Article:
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Date: Thu, 25 Jun 2015 12:42:41 +0100
From: Peter Maxwell <>
To: "" <>
Subject: Re: [PHC] Why protect against side channel attacks

On 25 June 2015 at 12:27, Ben Harris <> wrote:

> On 25 Jun 2015 7:19 pm, "Peter Maxwell" <> wrote:
> >
> >
> >
> > On 25 June 2015 at 07:25, Solar Designer <> wrote:
> >>
> >> On Thu, Jun 25, 2015 at 12:35:42AM +0100, Peter Maxwell wrote:
> >> > Lets assume there is
> >> > i bits of global secret data, s, and j bits of per-password secret
> data, h,
> >> > say.  The question then becomes: how much of s and h you can
> determine in
> >> > observing the side-channel for a single PDF calculation
> >>
> >> With proper design, where the secrets are passed through a fast
> >> cryptographic hash first (that is not itself susceptible to side-channel
> >> leaks), the answer to your question above is:
> >>
> >> Essentially none, as long as i and j are large enough (e.g. 128 bits
> >> each) and s and h are cryptographically random.
> >>
> >> In fact, to fully defeat the attack, it is sufficient to have s or h;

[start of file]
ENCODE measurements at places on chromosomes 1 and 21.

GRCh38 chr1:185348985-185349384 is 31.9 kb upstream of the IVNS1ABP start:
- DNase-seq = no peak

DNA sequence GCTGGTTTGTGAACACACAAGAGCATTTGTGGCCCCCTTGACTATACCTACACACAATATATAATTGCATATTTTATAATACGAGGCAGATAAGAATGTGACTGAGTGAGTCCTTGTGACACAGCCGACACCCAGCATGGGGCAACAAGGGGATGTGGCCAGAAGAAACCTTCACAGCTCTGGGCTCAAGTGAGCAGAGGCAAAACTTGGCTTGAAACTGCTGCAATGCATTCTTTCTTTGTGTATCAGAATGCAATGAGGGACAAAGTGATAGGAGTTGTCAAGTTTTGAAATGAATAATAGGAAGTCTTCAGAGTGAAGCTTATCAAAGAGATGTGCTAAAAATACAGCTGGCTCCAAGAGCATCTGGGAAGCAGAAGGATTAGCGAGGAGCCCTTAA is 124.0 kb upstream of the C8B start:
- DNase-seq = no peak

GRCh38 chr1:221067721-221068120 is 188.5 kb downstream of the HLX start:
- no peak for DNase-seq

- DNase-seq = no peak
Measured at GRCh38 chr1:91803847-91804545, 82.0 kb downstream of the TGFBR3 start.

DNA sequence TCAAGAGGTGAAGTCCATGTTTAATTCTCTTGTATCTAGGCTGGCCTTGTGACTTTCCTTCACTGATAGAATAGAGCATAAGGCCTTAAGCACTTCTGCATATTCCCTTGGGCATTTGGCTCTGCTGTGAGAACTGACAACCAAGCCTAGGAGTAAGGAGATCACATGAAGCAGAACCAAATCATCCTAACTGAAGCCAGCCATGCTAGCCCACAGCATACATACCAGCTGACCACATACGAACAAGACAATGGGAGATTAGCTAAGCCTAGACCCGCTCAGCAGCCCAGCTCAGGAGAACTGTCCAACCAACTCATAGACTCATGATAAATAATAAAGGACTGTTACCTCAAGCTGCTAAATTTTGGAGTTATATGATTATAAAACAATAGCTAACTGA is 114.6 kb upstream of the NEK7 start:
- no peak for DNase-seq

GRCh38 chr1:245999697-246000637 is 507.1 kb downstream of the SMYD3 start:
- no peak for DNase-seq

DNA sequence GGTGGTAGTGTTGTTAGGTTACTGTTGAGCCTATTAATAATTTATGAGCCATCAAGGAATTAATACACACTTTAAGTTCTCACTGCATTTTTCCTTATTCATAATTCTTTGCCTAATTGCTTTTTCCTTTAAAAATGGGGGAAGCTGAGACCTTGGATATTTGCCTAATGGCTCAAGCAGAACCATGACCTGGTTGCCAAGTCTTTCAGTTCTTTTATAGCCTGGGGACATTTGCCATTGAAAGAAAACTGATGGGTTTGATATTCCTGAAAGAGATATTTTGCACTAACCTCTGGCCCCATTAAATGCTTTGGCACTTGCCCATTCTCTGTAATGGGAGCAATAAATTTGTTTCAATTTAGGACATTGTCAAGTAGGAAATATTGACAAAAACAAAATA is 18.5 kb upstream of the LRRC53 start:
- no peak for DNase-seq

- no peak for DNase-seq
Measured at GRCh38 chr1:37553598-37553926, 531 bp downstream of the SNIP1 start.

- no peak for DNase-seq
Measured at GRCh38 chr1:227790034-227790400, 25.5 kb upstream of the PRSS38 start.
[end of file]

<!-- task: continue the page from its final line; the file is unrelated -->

> >> it is not necessary to have both.  (In practice, it may be helpful to
> >> have both for other reasons.)
> >
> >
> > Not sure if we're talking at cross purposes here, or that having had a
> night's sleep I'm a bit more awake, but I think the algorithm would still
> be in trouble.
> >
> > If you pre-hash with constant time, say, global secret s and
> per-password data, h, to create, q, say then the access pattern will be a
> function of both s and h.  Remember that s is constant and h is picked from
> a space of, around, 2^40 (or some reasonable reflection of password
> strength.
> h in this example was the per user salt, assumed to be ~128bit. So even
> knowing q, you would not be able to brute force the password without h. A
> successful attack would require both a database leak (to get the salt) and
> a side channel attack (to remove the password stretching).

Ah, yes, my variable naming is again completely mince, should have been
h=hash(salt+password) or similar.

You get the idea though: the salt must be secret to avoid an attacker being
able to exploit the low dimension of the password space.  Are we assuming
the salt as secret?

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